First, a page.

Cisnormative folklore conventions become violently upended in this collection of gender-fluid fairy tales.
Mardoll (Transcending Flesh, 2018, etc.) creates a fictive world of dragons, witches, wicked royals, swordplay, and sorcery—and plot contrivances that hinge on seemingly sex-specific prophecies that get twisted into pretzels by characters’ gender nonconformity. Unexpected confrontations ensue. In “Tangled Nets,” a dragon that claims a yearly human sacrifice from villagers, boasting that “no man nor woman would ever kill it,” is challenged by a knife-wielding fisherperson who is neither man nor woman and goes by the pronouns “xie” and “xer.” Conversely, in “King’s Favor,” an evil Witch-Queen who fears a prophecy that she will be killed by a male-female duo of mages gets flummoxed when a person claiming to be “both man and woman” (“nee” and “ner”) appears before her throne. That pattern of trans hero(in)es turning the tables on complacent gender assumptions continues throughout the winsome collection. In “His Father’s Son,” an orphan boy named Nocien (“he” and “him”), who others think is a girl, seeks vengeance on Guyon, a chieftain who killed the youth’s father, Cadfen. The orphan is pursuing a prophecy that a son of Cadfen will kill Guyon, which ironically lulls the chieftain into a false sense of security since he doesn’t imagine that Nocien is actually a boy. Likewise, in the Arthurian “Daughter of Kings,” Finndís (“she” and “her”), whom everyone takes for King Njall’s son, sets out to recover a magic sword stuck in a stone that, according to prophecy, can only be pulled out by a female descendant of the monarch.
The plot formula descends into witting self-parody in the title story, which has characters who want to assassinate King Fearghas debate whether shifting away from masculine identification (to pronouns “kie” and “ker” or first-person “they” and “them”) will let them get around a prophecy that “no man of woman born” can kill the tyrant. At times, the author’s trans politics feels obtrusive—“Whether you’re a boy, or a girl, or both, or neither, or something else entirely, Eoghan and I will love you”—and readers may conclude that much trouble would be saved if the Soothsayers Guild warned the public that gender is too subjective and ambiguous a concept for reliable prophesying. Still, there’s much to enjoy in these imaginative stories. They feature lively action (“The dominant left hand…darted out to grab a knife from a man’s belt and stab it into the thick flesh of his thigh”), spooky atmospherics (“Her smile grew wider and the red glow of the strange flickering moss reflected off two rows of surprisingly numerous teeth”), and subtle observations (“A long pause, gentle in intent if not delivery, conveyed all the sighs the Queen never breathed”). Mardoll often infuses a droll comic sensibility into the enchantments, especially in "Early to Rise," a sparkling takeoff on "Sleeping Beauty," in which Prince(ss) Claude ("she," "her," "he," "him," "they," and "them" as her/his/their gender veers between feminine, masculine, and both at once) dispenses with true love’s kiss and instigates pragmatic negotiations with an angry fairy godmother. Readers of all orientations should appreciate the author’s assured storytelling and supple prose.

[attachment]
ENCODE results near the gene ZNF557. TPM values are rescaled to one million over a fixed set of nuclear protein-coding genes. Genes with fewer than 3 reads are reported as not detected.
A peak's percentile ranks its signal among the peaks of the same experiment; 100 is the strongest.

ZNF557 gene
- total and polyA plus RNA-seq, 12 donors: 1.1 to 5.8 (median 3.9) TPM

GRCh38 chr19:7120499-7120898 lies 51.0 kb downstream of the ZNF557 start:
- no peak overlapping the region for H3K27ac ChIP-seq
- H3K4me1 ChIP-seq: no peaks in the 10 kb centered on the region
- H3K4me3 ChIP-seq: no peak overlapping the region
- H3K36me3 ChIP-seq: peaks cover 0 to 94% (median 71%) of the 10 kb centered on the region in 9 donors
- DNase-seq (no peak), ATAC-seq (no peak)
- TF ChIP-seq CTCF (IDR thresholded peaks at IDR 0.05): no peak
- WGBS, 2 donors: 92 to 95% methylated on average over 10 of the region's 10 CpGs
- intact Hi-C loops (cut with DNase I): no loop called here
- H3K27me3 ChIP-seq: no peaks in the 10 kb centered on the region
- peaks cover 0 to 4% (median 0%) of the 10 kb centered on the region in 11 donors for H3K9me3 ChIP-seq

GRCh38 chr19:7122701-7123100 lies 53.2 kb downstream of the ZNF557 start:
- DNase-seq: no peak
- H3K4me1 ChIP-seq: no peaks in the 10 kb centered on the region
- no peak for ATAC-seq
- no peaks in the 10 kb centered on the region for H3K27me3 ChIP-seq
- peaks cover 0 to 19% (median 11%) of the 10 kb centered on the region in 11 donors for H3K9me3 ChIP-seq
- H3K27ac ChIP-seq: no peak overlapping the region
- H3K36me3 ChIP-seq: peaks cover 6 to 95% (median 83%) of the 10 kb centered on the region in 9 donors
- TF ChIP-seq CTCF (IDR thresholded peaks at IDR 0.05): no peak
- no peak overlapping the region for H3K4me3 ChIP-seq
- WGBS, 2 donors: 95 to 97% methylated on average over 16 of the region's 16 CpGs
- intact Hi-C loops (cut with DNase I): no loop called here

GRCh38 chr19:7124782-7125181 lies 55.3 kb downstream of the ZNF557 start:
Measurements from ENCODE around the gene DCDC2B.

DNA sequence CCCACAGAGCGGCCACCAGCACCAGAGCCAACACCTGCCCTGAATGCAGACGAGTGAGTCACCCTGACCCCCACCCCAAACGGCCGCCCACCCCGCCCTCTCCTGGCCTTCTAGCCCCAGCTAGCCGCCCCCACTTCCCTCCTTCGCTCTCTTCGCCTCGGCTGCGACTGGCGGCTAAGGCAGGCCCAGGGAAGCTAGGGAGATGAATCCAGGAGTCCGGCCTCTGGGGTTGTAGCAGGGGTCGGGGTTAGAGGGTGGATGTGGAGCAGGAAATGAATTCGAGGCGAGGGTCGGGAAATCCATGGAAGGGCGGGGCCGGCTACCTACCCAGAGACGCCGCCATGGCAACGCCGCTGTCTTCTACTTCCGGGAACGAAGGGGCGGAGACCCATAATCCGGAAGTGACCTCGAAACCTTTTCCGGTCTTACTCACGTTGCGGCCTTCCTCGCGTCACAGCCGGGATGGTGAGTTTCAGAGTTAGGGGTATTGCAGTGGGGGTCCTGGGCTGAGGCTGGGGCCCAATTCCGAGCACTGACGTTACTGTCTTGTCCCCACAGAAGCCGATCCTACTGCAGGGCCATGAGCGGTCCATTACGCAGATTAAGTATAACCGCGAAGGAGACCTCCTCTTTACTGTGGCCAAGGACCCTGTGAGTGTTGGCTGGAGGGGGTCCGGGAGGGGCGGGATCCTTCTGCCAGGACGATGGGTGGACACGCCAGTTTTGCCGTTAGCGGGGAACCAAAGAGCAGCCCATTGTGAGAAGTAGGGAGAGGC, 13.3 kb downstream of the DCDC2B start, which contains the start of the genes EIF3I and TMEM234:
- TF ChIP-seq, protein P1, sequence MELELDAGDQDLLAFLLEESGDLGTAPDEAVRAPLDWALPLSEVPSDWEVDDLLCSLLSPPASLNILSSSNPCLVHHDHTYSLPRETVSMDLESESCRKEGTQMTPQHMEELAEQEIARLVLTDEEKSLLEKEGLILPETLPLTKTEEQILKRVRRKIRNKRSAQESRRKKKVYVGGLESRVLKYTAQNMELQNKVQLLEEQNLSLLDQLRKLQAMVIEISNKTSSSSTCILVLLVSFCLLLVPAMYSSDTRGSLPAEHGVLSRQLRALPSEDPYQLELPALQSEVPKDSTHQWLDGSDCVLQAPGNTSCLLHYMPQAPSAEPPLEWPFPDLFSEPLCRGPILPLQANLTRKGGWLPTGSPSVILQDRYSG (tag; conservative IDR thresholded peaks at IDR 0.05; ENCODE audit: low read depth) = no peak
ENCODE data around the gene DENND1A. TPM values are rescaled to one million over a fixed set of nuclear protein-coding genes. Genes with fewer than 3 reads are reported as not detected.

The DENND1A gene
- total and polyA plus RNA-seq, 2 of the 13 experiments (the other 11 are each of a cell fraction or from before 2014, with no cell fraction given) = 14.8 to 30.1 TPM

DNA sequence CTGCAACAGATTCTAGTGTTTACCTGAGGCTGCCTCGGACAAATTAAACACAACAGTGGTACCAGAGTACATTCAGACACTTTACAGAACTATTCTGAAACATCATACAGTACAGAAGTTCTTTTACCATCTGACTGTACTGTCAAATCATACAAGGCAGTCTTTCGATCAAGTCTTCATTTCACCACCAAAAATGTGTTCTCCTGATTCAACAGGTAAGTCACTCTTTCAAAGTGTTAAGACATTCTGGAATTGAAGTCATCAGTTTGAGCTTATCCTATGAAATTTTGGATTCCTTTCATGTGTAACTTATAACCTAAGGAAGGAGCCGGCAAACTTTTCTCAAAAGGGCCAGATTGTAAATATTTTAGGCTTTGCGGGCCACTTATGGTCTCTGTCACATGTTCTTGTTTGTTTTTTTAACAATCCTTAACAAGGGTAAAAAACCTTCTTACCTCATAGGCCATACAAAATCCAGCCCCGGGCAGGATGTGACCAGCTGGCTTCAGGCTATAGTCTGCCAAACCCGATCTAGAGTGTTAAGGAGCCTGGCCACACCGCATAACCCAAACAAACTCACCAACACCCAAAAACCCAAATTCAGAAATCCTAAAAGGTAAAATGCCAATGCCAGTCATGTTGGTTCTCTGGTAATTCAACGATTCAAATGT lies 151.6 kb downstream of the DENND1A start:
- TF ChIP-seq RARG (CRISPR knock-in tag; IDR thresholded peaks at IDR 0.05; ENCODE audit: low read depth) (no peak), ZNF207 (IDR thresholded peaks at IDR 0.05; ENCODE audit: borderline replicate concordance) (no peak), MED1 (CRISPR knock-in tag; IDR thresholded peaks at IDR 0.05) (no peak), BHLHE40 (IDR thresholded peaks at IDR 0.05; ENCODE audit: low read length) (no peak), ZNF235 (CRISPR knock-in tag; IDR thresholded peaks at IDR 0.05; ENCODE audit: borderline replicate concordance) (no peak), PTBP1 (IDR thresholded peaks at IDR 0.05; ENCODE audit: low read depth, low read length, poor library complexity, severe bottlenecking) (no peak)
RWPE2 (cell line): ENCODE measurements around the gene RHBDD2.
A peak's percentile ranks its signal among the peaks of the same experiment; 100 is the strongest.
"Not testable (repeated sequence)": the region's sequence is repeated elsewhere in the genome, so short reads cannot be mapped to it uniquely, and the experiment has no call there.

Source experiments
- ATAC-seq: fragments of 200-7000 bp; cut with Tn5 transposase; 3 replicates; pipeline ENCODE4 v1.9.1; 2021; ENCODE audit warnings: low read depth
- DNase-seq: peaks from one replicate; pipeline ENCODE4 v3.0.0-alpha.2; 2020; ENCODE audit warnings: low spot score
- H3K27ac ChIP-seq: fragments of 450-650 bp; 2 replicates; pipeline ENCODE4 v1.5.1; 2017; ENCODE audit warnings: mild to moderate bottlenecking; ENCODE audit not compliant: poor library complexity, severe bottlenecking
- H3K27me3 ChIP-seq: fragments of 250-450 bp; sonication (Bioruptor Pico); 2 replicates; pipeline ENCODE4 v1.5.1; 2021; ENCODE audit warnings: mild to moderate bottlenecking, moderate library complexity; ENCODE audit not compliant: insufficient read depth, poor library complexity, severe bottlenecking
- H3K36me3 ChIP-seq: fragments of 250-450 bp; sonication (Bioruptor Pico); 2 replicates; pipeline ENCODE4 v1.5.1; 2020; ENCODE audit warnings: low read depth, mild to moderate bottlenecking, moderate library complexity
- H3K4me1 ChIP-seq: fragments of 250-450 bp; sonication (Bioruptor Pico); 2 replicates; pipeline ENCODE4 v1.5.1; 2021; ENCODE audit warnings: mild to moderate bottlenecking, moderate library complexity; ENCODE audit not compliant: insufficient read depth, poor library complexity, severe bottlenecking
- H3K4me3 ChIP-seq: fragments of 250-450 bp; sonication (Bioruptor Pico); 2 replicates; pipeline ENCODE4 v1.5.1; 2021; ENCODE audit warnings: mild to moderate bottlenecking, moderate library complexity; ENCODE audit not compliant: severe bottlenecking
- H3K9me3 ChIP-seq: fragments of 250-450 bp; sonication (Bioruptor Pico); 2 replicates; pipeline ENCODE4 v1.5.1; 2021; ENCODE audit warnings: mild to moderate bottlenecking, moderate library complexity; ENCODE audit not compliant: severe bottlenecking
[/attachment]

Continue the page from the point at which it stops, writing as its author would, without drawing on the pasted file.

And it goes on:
A sometimes-didactic but often entertaining set of gender-bending yarns.